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» One of the ablest, pleasantest, and most prolific writers on New Zealand, and one of the most energetic and successful emigration agents this colony yet has possessed — Mr. Charles F. Hursthouse— died last evening. It is sad to have to state that his career fouud its termination in the Mount View Lunatic Asylum, whither he was removed some months ago, his mind having completely given way owing to some insidious disease of the brain. Latterly his disease took the form of violent couvulsions, of which last Sunday week he had no fewer than nine in the course of half-an-hour. During nearly the whole of the last two days he was in a state of almost total unconsciousness, and he expired at (J pm. yasterday. The late Mr. Hursthouse was an " early settler" in Taranaki, and wrote a number of highly - attractive pamphlets on that province, which he delighted to dub ''The Garden of New Zealand." His best and most widely known work, however, was " New Zealand the Britain of the South," which has attained a degree of popularity never approached by any similar work. Written throughout in a pleasant, and interesting, and eminently readable strain, conveying information generally accurate, if perhaps a little too much couleur de rose, that book was devoured with eagerness by intending emigrants, and led many who, although dissatisfied with their position in England, yet never would have dreamed of such a formidable step as emigrating, to look on it merely as a pio-nic excursion on a large scale, ultimately resultng in their comfortable establishment in more comfortable circumstances than of yore. Nor was his influence in this direction exerted solely through his pen. When visiting England in the year 1856 and 1857, he was accustomed to receive intending colonists, at stated days and hours in a room set apart for him by his London publishers, Messrs. Stanford, where he furnished information and advice to them, charging a fee of one guinea. Of late years he has written but little, with the exception of occasional communications to the local newspapers, and in these the symptoms of his malady first manifested themselves in an inveterate tendency to insert a comma after every third word in his letters. His eccentricities rapidly developed into pronounced mental derangement, and the cerebral disease made steady progress until it resulted in his death, last evening. Mr. Hursthouse was greatly liked and esteemed by all who knew him, and his melancholy end will be widely lamented.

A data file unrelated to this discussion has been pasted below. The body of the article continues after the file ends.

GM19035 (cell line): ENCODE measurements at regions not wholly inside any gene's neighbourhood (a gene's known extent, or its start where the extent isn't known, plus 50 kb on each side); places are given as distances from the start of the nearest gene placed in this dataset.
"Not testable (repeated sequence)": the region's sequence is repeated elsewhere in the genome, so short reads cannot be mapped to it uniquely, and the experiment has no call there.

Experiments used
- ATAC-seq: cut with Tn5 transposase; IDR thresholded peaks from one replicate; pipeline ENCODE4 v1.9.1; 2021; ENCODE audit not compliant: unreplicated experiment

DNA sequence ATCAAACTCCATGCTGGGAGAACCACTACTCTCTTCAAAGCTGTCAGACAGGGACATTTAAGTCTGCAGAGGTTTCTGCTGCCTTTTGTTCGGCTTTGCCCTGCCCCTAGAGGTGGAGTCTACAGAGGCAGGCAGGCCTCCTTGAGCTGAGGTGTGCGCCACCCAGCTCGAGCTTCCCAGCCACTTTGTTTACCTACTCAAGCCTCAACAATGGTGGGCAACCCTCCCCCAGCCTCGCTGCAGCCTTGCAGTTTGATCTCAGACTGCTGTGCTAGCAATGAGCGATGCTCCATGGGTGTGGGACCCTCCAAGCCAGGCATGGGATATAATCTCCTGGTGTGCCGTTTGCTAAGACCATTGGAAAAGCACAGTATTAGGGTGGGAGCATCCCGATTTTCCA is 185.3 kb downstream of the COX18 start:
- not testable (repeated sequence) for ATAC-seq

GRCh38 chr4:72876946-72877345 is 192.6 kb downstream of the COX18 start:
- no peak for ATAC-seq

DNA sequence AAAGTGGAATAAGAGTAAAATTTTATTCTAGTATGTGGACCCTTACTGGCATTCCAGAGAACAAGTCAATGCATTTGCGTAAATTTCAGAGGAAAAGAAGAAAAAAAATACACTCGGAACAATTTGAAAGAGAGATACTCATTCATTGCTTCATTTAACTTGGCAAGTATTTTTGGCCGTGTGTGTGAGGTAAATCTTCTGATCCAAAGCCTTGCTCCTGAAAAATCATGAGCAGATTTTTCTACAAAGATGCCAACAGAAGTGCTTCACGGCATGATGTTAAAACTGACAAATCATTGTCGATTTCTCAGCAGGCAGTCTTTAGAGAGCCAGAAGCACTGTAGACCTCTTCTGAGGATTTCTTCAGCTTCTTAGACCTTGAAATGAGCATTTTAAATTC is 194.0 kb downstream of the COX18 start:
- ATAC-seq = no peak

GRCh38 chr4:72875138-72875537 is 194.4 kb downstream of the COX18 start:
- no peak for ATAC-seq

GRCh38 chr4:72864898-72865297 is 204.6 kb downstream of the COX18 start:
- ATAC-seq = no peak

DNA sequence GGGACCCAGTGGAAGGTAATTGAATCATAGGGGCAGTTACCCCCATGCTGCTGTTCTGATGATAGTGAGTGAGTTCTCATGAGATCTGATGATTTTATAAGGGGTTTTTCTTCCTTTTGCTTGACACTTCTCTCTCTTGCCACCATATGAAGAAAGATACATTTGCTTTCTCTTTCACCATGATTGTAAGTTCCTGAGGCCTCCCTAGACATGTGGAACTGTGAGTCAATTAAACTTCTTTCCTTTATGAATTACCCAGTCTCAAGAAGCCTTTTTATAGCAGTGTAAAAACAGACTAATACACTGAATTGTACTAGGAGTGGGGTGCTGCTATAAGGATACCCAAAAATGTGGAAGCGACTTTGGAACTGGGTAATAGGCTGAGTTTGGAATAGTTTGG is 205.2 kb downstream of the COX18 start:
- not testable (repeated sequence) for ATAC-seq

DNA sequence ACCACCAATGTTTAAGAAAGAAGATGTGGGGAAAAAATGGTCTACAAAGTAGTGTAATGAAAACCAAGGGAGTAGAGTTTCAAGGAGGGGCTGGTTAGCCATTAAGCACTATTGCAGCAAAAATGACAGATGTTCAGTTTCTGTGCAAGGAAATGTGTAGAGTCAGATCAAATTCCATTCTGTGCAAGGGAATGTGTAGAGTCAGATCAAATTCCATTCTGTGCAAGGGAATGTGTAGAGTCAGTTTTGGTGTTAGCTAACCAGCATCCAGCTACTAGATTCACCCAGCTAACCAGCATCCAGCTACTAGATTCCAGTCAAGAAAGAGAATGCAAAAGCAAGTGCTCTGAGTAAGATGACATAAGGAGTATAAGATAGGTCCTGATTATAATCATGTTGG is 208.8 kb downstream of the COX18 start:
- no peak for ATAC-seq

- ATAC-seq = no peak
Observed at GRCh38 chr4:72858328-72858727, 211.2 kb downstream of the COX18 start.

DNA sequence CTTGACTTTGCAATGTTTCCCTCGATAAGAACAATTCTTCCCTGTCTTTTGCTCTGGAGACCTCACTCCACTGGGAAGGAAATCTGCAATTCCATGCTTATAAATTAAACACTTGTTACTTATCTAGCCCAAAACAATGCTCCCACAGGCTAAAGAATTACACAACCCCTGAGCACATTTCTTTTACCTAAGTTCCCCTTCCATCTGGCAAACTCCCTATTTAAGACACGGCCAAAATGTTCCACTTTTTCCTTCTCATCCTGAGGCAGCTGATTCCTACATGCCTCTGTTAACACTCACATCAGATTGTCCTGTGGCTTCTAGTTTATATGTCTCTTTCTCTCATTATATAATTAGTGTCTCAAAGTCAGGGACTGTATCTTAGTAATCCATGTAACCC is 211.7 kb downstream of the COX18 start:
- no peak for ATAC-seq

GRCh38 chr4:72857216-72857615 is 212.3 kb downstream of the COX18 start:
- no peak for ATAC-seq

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Bibliographic details

DEATH OF MR. C. F. HURSTHOUSE., Evening Post, Volume XIV, Issue 124, 23 November 1876

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DEATH OF MR. C. F. HURSTHOUSE. Evening Post, Volume XIV, Issue 124, 23 November 1876